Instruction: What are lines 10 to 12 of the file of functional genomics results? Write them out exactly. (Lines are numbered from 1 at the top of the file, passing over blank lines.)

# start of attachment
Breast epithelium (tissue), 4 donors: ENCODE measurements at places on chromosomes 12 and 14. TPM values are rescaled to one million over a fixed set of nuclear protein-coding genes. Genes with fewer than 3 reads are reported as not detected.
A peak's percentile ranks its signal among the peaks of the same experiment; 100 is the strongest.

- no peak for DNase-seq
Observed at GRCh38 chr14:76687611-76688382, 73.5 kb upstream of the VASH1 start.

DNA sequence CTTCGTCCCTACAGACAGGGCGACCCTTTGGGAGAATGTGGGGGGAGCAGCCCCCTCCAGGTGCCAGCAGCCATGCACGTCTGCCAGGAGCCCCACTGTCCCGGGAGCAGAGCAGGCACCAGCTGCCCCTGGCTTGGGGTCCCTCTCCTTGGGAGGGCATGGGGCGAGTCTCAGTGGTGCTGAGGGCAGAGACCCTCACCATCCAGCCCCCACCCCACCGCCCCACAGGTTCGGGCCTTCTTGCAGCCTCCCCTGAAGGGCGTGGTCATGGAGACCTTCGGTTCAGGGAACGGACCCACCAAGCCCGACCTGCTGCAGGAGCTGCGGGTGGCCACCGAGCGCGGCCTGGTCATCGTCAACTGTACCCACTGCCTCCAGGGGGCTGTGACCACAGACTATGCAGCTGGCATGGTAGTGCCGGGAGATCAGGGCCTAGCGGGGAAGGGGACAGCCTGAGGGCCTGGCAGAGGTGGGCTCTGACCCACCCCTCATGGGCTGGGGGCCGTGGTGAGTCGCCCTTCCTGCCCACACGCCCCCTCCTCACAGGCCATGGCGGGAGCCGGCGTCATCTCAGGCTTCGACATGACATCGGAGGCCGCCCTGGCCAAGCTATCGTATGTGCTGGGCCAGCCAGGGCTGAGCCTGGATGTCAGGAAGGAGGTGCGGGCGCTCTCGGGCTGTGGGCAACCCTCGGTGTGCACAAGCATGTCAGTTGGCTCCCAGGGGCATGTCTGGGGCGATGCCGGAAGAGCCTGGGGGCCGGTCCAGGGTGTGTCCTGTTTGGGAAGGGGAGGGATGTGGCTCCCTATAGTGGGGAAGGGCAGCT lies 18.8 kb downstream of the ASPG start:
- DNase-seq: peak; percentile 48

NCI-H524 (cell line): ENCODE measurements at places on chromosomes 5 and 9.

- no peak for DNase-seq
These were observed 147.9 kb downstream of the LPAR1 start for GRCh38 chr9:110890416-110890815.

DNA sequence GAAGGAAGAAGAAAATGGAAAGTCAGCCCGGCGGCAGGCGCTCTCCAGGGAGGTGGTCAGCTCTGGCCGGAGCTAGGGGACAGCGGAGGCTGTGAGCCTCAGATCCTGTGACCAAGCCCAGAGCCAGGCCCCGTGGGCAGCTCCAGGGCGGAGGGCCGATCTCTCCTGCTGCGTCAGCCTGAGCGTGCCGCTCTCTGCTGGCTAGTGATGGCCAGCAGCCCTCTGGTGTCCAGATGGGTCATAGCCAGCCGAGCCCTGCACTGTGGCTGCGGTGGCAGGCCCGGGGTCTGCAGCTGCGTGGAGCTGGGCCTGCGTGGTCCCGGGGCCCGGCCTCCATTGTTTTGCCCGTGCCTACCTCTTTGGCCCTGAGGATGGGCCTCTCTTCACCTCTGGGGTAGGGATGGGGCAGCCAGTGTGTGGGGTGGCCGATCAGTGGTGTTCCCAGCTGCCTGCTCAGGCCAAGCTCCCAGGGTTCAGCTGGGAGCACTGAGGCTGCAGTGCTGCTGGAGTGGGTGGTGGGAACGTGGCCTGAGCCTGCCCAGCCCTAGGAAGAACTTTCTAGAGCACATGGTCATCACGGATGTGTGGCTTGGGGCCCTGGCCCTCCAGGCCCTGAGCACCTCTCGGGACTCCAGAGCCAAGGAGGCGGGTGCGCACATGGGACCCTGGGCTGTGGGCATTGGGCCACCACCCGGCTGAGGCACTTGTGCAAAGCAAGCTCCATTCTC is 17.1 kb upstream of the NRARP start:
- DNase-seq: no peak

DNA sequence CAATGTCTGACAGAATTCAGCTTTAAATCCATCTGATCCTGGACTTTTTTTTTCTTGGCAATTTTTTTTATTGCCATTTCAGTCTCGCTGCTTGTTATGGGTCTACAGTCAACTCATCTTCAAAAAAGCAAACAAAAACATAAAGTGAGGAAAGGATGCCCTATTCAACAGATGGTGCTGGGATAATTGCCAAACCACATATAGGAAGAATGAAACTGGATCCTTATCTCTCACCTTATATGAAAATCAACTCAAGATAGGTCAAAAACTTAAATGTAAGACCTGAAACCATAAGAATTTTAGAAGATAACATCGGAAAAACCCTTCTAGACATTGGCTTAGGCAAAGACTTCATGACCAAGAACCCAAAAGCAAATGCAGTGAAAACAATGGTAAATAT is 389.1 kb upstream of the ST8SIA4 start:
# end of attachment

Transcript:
DNA sequence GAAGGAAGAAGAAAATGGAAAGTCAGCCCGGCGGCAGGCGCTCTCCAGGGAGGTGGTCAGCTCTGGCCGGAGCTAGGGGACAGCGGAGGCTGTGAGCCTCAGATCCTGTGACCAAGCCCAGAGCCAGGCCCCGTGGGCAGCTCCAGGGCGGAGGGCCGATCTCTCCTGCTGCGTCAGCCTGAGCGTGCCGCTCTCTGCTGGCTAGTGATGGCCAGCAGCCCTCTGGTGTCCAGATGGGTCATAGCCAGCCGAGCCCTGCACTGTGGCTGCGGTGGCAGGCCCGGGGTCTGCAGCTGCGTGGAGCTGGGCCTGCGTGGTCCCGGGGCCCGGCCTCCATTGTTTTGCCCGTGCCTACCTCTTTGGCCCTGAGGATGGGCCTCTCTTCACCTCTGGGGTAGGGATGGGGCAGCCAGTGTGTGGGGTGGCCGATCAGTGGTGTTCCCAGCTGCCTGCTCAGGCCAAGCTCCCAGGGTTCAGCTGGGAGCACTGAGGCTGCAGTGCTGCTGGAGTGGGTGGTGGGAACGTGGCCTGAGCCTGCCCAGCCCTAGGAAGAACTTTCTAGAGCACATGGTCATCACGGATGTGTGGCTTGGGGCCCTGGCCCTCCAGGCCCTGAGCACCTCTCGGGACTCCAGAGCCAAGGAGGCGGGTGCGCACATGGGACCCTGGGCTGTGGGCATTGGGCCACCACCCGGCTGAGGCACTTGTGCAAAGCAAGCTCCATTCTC is 17.1 kb upstream of the NRARP start:
- DNase-seq: no peak

DNA sequence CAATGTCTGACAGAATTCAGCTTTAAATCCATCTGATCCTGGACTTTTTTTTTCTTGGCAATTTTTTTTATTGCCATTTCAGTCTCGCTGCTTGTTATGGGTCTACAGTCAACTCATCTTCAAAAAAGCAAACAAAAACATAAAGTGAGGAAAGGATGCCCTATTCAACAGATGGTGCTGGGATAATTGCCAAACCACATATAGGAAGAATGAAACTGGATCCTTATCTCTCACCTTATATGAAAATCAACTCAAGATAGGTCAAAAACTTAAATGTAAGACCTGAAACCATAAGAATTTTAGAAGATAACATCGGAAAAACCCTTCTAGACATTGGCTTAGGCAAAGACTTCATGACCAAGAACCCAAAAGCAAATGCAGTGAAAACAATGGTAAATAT is 389.1 kb upstream of the ST8SIA4 start: